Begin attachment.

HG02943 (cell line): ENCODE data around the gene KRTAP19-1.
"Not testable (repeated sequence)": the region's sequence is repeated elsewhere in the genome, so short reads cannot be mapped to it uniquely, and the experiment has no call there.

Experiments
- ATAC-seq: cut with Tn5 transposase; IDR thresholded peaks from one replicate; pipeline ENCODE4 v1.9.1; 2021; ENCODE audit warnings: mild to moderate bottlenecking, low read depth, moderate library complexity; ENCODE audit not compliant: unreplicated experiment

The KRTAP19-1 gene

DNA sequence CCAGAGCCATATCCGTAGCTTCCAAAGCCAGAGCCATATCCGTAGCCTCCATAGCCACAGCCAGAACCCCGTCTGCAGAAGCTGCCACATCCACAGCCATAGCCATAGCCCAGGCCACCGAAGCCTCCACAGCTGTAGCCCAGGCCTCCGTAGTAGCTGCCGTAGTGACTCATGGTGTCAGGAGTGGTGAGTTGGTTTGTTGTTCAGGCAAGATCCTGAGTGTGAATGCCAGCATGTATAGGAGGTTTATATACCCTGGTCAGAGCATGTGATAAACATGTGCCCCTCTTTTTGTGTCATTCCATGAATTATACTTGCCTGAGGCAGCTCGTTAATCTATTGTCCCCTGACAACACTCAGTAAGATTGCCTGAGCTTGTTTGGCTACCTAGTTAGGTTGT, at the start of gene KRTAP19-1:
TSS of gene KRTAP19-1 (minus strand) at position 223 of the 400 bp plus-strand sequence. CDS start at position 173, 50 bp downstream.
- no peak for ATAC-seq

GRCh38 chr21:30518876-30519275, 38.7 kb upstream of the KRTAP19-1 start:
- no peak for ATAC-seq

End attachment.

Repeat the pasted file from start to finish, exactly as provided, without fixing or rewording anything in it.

HG02943 (cell line): ENCODE data around the gene KRTAP19-1.
"Not testable (repeated sequence)": the region's sequence is repeated elsewhere in the genome, so short reads cannot be mapped to it uniquely, and the experiment has no call there.

Experiments
- ATAC-seq: cut with Tn5 transposase; IDR thresholded peaks from one replicate; pipeline ENCODE4 v1.9.1; 2021; ENCODE audit warnings: mild to moderate bottlenecking, low read depth, moderate library complexity; ENCODE audit not compliant: unreplicated experiment

The KRTAP19-1 gene

DNA sequence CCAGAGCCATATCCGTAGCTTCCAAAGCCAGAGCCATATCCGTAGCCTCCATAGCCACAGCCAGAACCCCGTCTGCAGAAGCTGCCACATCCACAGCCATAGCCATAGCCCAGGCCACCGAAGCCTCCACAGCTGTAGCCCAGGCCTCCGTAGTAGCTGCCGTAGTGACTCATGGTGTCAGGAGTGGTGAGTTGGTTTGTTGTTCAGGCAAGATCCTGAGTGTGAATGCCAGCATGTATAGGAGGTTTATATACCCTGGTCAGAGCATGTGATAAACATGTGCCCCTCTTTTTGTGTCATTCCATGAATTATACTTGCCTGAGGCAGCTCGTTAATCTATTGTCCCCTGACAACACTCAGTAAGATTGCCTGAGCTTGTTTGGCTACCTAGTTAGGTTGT, at the start of gene KRTAP19-1:
TSS of gene KRTAP19-1 (minus strand) at position 223 of the 400 bp plus-strand sequence. CDS start at position 173, 50 bp downstream.
- no peak for ATAC-seq

GRCh38 chr21:30518876-30519275, 38.7 kb upstream of the KRTAP19-1 start:
- no peak for ATAC-seq